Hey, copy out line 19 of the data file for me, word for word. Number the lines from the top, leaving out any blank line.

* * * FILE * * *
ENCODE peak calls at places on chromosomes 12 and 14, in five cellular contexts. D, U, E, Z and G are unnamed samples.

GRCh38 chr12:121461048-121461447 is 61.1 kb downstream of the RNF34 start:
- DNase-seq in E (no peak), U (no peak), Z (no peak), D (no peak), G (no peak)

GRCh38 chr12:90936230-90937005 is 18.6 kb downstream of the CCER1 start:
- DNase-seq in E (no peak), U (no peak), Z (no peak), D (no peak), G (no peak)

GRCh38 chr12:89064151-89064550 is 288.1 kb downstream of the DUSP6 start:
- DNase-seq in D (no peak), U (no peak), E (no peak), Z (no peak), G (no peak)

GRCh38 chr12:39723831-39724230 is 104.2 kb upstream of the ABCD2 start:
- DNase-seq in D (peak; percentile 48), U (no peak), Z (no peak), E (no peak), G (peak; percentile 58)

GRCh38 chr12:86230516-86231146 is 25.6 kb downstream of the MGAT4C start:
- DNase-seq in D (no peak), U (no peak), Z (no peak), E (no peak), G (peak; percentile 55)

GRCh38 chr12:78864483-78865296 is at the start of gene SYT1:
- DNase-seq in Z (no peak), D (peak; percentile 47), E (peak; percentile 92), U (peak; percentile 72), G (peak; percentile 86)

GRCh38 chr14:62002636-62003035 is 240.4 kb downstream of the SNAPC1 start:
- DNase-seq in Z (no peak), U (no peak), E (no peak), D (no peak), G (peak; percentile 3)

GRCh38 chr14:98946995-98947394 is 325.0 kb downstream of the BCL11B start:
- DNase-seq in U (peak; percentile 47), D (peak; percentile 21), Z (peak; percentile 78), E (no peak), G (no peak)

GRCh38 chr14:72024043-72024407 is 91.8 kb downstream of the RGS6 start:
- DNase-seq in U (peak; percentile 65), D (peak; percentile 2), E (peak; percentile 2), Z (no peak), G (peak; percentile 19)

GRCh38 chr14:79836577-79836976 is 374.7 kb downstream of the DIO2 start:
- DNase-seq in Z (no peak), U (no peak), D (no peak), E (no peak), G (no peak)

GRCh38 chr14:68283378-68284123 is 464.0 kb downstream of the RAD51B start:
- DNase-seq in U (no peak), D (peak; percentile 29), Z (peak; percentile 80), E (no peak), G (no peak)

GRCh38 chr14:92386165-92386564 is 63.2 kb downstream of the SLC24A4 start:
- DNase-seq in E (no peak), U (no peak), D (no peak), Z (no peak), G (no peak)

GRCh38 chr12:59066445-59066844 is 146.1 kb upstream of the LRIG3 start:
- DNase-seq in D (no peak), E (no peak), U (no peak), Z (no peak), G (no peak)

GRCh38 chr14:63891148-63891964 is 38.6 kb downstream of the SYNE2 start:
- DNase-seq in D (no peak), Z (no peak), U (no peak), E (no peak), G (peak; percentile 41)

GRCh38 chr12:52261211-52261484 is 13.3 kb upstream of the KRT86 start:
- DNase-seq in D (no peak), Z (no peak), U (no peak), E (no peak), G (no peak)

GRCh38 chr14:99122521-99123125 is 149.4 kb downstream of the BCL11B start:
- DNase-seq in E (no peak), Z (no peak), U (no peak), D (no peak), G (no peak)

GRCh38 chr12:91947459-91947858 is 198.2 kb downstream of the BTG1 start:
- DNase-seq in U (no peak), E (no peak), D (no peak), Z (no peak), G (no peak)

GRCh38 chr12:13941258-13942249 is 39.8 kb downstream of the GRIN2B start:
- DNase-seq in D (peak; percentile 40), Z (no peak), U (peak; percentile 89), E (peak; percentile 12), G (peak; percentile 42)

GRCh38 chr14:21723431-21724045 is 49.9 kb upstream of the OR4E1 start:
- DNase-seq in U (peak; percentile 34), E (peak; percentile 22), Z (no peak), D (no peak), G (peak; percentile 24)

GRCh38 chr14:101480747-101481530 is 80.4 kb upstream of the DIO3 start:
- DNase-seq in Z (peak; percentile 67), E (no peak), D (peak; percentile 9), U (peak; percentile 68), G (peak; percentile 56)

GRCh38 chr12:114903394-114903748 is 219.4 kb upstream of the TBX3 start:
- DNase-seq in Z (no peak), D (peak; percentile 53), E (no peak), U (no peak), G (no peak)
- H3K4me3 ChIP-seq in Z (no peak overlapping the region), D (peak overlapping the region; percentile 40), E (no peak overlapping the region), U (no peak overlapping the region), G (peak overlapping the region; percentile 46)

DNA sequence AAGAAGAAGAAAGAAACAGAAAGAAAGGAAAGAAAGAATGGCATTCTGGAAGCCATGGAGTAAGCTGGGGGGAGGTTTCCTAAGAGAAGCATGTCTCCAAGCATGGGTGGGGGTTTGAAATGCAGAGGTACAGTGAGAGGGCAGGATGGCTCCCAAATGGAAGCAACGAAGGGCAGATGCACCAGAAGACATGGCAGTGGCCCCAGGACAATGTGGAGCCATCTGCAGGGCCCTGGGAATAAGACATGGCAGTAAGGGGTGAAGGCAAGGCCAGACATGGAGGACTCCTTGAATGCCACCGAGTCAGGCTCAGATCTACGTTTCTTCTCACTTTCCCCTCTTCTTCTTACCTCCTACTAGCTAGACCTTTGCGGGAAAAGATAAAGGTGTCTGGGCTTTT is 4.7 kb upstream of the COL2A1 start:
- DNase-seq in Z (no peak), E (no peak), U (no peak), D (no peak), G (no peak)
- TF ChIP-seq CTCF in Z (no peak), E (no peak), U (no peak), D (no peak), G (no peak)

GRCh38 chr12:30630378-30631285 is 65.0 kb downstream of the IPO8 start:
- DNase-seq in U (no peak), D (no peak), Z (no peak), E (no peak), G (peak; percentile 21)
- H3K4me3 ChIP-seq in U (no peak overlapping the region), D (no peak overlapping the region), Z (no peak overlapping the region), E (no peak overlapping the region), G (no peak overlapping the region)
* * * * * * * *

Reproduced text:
- DNase-seq in U (peak; percentile 65), D (peak; percentile 2), E (peak; percentile 2), Z (no peak), G (peak; percentile 19)